I think I’d be able to hel


I think I’d be able to help you more if I could get the model number of your camera so I can look up it’s specifications.

In the meantime….AVI is a very good format but it is not lossless. microsoft DV AVI (premier’s native format), and other types of AVI’s are compressed and their is always a loss when compressing video. However, the loss is more technical and really should not be visible to the eye. If the quality is so poor that you can easily notice the difference from the original video….something is wrong. This suggests that you are converting the video too many times between different formats.

The best way to preserve the quality is to hook your camera up to the computer via firewire and capture the video through elements as the video plays back directly from your camera. (as I said before, I think it would be better if I had the model of your camera because I don’t even know if you have firewire. I need to know the specifications so I can give you the best specific answer.)

When you capture via firewire through elements on a windows system, the program creates a microsoft DV AVI. This is the best format for premiere because it does not have to be rendered and plays back very smoothly. (depending on quality of computer)

You could also copy the DVD video files which are typically VOB files to your hard drive. Elements and other editing software do not accept VOB files so you will have to use conversion software that will let you convert the VOB’s to AVI (microsoft DV AVI)

A VOB is essentially an mpeg2 but it has some differences that are exclusive to DVD. When you convert a VOB or any format to another format such as AVI, there is always a loss of quality, but the loss is barely noticeable if you convert it only a couple times. Once you get your files to the AVI format, keep them in the AVI format until you are ready to output the final video to DVD. You can take all your AVI clips and convert them to an AVI movie multiple times without any loss. (just make sure your render settings are at maximum bit depth and that your output settings do not have the "recompress" box checked.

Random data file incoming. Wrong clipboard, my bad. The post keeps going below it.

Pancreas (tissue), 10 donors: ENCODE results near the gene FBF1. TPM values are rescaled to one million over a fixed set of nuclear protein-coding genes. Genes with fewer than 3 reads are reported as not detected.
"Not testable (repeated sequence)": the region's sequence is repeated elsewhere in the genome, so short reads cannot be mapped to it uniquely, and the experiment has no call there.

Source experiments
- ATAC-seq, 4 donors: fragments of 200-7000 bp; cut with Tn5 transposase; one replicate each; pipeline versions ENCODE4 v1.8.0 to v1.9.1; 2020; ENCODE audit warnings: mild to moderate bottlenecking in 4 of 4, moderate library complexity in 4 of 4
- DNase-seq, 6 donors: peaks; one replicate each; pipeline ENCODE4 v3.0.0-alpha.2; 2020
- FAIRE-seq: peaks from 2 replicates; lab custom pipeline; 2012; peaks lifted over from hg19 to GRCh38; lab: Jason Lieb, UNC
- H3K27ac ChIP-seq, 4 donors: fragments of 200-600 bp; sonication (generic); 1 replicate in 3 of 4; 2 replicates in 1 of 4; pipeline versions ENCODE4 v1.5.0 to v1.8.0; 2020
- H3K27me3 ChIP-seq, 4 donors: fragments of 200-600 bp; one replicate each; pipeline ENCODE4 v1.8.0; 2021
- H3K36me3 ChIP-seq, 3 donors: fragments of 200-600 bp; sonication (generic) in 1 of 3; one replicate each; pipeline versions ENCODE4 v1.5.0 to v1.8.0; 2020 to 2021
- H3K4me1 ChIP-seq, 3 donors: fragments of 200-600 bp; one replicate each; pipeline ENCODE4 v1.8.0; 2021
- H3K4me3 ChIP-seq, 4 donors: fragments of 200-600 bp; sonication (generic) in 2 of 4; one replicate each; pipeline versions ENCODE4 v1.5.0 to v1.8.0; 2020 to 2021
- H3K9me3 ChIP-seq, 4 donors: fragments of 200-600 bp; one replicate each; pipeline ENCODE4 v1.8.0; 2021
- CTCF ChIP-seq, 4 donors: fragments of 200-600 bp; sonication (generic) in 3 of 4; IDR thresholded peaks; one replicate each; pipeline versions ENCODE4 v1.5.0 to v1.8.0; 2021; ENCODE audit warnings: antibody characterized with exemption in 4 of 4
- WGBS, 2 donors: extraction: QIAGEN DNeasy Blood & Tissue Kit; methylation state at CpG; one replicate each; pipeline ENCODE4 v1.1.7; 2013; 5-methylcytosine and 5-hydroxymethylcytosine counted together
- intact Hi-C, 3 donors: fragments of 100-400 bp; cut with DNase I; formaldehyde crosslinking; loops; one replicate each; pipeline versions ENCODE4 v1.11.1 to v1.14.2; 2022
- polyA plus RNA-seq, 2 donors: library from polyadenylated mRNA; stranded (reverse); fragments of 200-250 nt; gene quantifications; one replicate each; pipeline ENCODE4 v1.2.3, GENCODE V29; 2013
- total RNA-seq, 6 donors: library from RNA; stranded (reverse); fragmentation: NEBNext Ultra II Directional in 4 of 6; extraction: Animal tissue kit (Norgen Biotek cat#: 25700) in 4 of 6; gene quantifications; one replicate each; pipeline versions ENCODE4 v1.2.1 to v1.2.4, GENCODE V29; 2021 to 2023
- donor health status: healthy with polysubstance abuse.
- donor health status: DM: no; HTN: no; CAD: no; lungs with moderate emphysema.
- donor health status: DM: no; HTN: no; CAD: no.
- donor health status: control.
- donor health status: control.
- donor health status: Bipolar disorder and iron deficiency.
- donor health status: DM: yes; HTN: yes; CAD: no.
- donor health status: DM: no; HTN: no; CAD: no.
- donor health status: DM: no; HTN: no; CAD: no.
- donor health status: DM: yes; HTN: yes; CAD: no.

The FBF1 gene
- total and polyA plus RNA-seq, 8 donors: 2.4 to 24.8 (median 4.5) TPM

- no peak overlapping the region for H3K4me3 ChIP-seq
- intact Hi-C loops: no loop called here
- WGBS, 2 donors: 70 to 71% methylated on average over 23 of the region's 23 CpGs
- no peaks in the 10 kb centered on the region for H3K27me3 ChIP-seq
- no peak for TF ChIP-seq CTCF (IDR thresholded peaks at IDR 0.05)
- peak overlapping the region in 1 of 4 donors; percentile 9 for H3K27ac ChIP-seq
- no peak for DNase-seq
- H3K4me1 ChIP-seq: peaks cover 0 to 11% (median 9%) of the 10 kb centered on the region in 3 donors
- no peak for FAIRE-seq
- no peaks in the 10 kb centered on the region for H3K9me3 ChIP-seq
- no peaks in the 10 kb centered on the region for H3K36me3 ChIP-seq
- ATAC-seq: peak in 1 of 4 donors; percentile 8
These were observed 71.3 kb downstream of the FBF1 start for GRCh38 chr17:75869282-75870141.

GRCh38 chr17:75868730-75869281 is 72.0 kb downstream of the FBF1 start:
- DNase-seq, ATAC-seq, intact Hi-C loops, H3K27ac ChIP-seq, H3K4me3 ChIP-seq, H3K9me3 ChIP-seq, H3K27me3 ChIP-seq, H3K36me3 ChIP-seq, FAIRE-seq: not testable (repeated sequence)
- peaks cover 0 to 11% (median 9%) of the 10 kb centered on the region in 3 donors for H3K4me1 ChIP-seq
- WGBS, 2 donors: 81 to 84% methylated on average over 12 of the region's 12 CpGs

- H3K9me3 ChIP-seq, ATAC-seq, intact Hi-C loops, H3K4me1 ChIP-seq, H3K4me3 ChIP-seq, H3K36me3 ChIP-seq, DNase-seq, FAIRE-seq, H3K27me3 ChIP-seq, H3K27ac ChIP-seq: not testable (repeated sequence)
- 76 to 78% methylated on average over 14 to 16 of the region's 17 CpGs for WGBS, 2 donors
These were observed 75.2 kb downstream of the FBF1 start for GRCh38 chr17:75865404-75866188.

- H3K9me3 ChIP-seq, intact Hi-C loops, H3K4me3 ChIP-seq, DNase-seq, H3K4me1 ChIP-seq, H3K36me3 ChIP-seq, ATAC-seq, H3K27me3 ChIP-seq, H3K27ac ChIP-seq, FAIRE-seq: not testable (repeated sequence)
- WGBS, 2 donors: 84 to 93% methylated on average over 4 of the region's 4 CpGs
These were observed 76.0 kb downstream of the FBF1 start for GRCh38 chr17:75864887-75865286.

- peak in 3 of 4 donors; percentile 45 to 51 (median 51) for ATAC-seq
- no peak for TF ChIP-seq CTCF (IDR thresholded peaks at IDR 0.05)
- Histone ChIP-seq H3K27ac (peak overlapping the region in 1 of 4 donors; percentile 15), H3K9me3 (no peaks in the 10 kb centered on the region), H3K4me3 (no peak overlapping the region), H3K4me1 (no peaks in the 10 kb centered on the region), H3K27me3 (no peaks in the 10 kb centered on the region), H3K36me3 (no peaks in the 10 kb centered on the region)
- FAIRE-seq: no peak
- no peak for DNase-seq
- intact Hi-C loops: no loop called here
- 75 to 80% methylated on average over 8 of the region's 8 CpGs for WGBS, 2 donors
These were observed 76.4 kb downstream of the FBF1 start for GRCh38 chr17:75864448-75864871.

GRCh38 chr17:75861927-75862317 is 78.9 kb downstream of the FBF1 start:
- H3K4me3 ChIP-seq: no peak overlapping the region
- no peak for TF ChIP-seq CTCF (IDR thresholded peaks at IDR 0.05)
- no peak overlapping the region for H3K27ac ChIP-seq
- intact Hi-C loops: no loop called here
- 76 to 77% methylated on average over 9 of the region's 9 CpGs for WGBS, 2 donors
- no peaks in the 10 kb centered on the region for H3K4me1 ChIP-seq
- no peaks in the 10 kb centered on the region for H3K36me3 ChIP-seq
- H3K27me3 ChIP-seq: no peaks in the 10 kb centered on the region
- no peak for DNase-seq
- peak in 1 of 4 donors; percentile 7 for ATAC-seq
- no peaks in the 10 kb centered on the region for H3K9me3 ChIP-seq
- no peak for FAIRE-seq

Create a project with multiple projects

You can make one project and when finished with that project, you can start a new project and import the older one…..But I found it is best to just make a "New Sequence" this will give you multiple timelines within one project. I use premiere pro, but I think this feature is in elements as well.

I apologize if this reply is hard to follow, just give me your model number and I can give you step by step instructions on what to do and how to maintain the best quality. Elements is a great program and the quality of your video should not look as bad as you say. As I said earlier, usually this just means the video is being converted too many times or the quality settings are way off….Also elements should not be slow unless you have an old computer or are using non native formats in premiere eg. anything that isn’t microsoft DV AVI.

Best Regards,


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